#Sowetan40xNetflix | A trip down memory lane
Sowetan, in partnership with global streaming service Netflix, is giving the number 40 a historic new meaning that will define pop and youth culture in Mzansi in years to come.
We are taking you on a trip down memory lane with the 40 hottest pop-culture icons that have captured the zeitgeist over the past four decades.
But we took it a step further by selecting some of their most iconic photographs from our library — and guess what? We have recreated those images using the young stars of Netflix shows Blood & Water, Jiva! and How to Ruin Christmas: The Wedding.
There is an almost eerie air of irony in how the year 1976, associated with revolt among SA youth, happens to be the same year television made its advent in the country. It was as if an era had placed a mirror in SA’s living rooms and muttered, “Look at yourself.”
With the Soweto Uprising rose a mighty storm of ebony dust in SA entertainment. There was a kind of collective black consciousness that inhabited the streets and airwaves alike, locally and abroad.
Veteran photojournalist Mbuzeni Zulu, dubbed the original paparazzo, remembers capturing Brenda Fassie’s lavish 1989 wedding to Nhlanhla Mbambo like it was yesterday.
Zulu describes the over-the-top soirée that had camera lights flashing from photographers from all corners of Mzansi as the biggest he has ever seen.
Young local designer Orapeleng Modutle was only six months old when Brenda Fassie staged her epic 1989 “wedding of the decade” to Nhlanhla Mbambo.
Modutle, who turned 33 this year, has three decades later recreated Fassie’s dreamy gown for the Sowetan40 x Netflix campaign.
Singer and songwriter Sipho “Hotstix” Mabuse attained solo success after his time in Harari, “the middle name in cool soul”, a stylish and sophisticated band originally known as The Beaters that formed in the late 1960s.
In his solo career, Mabuse released the classic Burn Out in the early 1980s, which sold more than 500,000 copies, and the giant (disco Shangaan) hit of the late 1980s Jive Soweto.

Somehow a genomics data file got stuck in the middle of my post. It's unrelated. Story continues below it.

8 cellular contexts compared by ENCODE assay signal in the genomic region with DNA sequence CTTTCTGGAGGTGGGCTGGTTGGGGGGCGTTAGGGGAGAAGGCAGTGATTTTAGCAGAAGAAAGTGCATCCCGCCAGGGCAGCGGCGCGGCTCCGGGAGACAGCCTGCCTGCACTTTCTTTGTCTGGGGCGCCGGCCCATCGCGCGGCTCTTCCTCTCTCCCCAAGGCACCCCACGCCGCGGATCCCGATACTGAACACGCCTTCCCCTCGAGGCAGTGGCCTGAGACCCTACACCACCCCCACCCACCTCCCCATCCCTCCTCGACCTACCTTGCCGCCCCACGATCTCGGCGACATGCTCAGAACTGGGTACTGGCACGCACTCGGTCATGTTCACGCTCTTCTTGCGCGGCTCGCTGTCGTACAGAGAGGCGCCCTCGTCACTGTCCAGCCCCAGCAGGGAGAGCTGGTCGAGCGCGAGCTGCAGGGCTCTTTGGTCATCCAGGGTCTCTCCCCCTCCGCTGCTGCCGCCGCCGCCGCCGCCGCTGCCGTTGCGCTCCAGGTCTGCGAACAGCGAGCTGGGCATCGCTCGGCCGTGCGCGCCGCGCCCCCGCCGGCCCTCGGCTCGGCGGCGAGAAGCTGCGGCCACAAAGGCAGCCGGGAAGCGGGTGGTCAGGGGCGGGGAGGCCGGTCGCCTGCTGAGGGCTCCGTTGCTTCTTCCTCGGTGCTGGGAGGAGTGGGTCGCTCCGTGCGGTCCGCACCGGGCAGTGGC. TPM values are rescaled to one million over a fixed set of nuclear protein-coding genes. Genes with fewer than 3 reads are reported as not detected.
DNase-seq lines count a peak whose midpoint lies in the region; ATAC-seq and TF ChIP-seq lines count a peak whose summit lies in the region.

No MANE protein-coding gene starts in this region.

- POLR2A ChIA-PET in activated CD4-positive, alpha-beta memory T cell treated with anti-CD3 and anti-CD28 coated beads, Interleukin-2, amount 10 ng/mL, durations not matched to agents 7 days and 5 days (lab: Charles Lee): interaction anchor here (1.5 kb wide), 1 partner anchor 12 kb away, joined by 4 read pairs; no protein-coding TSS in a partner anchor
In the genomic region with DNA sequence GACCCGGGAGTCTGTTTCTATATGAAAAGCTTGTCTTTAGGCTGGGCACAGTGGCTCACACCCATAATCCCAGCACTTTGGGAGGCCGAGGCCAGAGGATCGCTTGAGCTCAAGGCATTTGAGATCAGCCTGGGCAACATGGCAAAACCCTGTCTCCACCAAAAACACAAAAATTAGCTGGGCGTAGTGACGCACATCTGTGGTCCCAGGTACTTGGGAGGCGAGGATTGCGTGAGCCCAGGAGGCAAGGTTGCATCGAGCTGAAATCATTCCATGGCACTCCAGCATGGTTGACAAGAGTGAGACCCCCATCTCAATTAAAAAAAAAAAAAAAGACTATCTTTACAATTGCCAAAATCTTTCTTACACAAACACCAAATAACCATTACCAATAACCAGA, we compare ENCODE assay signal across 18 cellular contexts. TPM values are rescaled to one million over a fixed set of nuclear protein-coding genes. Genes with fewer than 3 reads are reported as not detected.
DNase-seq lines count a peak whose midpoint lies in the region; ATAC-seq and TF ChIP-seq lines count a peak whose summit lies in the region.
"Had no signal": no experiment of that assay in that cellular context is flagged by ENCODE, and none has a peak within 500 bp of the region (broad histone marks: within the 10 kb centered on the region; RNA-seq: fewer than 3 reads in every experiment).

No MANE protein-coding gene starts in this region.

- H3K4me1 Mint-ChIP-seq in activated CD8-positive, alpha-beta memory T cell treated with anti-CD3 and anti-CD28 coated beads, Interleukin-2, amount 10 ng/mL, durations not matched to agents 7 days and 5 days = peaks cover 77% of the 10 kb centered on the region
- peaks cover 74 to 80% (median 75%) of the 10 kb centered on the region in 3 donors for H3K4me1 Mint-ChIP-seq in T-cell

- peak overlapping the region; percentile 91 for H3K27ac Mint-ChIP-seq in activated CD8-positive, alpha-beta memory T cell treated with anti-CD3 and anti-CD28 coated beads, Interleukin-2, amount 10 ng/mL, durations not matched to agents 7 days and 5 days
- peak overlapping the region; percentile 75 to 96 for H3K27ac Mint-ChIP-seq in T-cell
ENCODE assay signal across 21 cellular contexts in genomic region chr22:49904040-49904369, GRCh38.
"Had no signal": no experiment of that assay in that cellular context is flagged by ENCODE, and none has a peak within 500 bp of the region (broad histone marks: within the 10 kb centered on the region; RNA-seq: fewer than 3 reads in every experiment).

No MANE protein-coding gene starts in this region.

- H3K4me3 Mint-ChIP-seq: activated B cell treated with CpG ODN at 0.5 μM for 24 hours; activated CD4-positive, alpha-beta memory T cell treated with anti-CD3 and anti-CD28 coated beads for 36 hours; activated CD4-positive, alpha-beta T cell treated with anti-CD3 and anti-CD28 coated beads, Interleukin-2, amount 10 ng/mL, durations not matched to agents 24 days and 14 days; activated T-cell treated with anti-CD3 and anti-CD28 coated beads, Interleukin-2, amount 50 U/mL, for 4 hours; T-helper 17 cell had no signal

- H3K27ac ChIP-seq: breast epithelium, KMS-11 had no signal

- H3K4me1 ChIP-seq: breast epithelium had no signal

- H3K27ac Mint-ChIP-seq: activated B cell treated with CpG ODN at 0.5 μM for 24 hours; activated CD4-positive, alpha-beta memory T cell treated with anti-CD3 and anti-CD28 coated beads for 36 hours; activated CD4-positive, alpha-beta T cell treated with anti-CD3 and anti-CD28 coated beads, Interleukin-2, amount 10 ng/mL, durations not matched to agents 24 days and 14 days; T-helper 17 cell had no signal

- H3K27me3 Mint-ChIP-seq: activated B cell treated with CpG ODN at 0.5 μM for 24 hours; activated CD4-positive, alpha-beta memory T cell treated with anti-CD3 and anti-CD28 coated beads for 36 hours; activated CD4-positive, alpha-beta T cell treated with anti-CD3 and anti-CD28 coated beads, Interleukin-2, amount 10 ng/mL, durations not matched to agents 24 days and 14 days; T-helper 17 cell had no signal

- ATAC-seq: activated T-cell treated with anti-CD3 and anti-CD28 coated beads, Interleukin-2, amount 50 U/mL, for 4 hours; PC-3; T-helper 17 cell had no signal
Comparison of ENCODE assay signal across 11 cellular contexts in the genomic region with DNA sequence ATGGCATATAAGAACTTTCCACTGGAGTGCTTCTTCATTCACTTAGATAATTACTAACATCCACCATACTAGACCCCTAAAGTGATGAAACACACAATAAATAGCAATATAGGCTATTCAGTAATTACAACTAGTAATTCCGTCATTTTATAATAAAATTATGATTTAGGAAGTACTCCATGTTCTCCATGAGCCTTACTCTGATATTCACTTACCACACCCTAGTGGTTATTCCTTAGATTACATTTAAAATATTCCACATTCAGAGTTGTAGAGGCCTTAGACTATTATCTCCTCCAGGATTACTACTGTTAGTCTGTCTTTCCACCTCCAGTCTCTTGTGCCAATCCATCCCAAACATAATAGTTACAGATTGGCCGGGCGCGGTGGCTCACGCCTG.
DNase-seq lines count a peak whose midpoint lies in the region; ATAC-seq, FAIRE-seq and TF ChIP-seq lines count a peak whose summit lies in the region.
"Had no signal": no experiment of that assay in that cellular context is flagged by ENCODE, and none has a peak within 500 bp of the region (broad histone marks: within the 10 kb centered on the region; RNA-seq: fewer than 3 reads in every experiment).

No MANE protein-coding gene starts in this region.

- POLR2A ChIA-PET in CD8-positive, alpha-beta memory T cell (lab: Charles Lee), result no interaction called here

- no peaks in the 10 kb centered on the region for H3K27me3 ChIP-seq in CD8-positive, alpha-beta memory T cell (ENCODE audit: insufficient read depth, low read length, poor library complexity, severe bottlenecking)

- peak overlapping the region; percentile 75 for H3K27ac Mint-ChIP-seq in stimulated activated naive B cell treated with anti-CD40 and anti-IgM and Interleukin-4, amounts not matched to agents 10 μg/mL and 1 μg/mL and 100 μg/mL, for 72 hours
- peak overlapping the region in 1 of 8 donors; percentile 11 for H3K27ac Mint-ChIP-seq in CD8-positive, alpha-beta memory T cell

The 1980s were a golden age of SA pop and an exciting era in sport, TV shows, radio, fashion, theatre and other cultural spaces.
PJ Powers and Johnny Clegg were among the few white artists who envisioned a true nonracial future before it became mere political rhetoric. Through their crossover hits like Woza Friday and Jabulani, they became bridge builders and fearless rebels who dared to give apartheid the middle finger and fraternised with the other side.
Veteran photojournalist Tladi Khuele recalls what a rare feat it was to capture multiracial band Juluka, fronted by Johnny Clegg, during SA’s apartheid era.
Thembi Nyandeni began her career as a dancer and stage performer in the globe-trotting 1974 musical Ipi Tombi before launching a TV career in the 1980s. Her portrayal of the vain and headstrong Beauty, wife of the polygamous Mfaniseni (Magic Hlatshwayo), in Kwakhala Nyonini (1989) is still a favourite topic among those who loved the hilarious isiZulu drama series. She's remembered with fondness and nostalgia as umfazi wephepha — the modern woman with a wedding ring and a marriage certificate.